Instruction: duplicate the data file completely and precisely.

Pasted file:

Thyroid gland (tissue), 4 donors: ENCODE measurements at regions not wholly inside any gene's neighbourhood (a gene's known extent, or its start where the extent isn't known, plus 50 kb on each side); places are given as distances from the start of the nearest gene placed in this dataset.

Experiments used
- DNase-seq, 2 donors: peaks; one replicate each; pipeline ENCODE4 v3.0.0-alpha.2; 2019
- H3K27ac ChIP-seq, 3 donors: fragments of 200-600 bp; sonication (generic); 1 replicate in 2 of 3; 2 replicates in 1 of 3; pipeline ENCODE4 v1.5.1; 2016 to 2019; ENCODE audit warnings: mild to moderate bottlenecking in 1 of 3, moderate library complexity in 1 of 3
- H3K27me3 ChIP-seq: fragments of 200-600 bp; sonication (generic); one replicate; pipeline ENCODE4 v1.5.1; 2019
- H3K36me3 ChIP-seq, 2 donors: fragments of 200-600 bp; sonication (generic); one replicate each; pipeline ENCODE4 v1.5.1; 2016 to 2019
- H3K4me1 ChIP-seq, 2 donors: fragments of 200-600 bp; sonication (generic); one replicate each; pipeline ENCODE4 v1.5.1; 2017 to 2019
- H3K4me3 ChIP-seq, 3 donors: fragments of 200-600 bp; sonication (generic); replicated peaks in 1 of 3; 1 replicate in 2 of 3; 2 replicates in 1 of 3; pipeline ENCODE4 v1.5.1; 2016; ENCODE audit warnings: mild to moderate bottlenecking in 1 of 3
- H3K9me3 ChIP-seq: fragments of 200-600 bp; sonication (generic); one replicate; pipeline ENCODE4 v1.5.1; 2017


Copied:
Thyroid gland (tissue), 4 donors: ENCODE measurements at regions not wholly inside any gene's neighbourhood (a gene's known extent, or its start where the extent isn't known, plus 50 kb on each side); places are given as distances from the start of the nearest gene placed in this dataset.

Experiments used
- DNase-seq, 2 donors: peaks; one replicate each; pipeline ENCODE4 v3.0.0-alpha.2; 2019
- H3K27ac ChIP-seq, 3 donors: fragments of 200-600 bp; sonication (generic); 1 replicate in 2 of 3; 2 replicates in 1 of 3; pipeline ENCODE4 v1.5.1; 2016 to 2019; ENCODE audit warnings: mild to moderate bottlenecking in 1 of 3, moderate library complexity in 1 of 3
- H3K27me3 ChIP-seq: fragments of 200-600 bp; sonication (generic); one replicate; pipeline ENCODE4 v1.5.1; 2019
- H3K36me3 ChIP-seq, 2 donors: fragments of 200-600 bp; sonication (generic); one replicate each; pipeline ENCODE4 v1.5.1; 2016 to 2019
- H3K4me1 ChIP-seq, 2 donors: fragments of 200-600 bp; sonication (generic); one replicate each; pipeline ENCODE4 v1.5.1; 2017 to 2019
- H3K4me3 ChIP-seq, 3 donors: fragments of 200-600 bp; sonication (generic); replicated peaks in 1 of 3; 1 replicate in 2 of 3; 2 replicates in 1 of 3; pipeline ENCODE4 v1.5.1; 2016; ENCODE audit warnings: mild to moderate bottlenecking in 1 of 3
- H3K9me3 ChIP-seq: fragments of 200-600 bp; sonication (generic); one replicate; pipeline ENCODE4 v1.5.1; 2017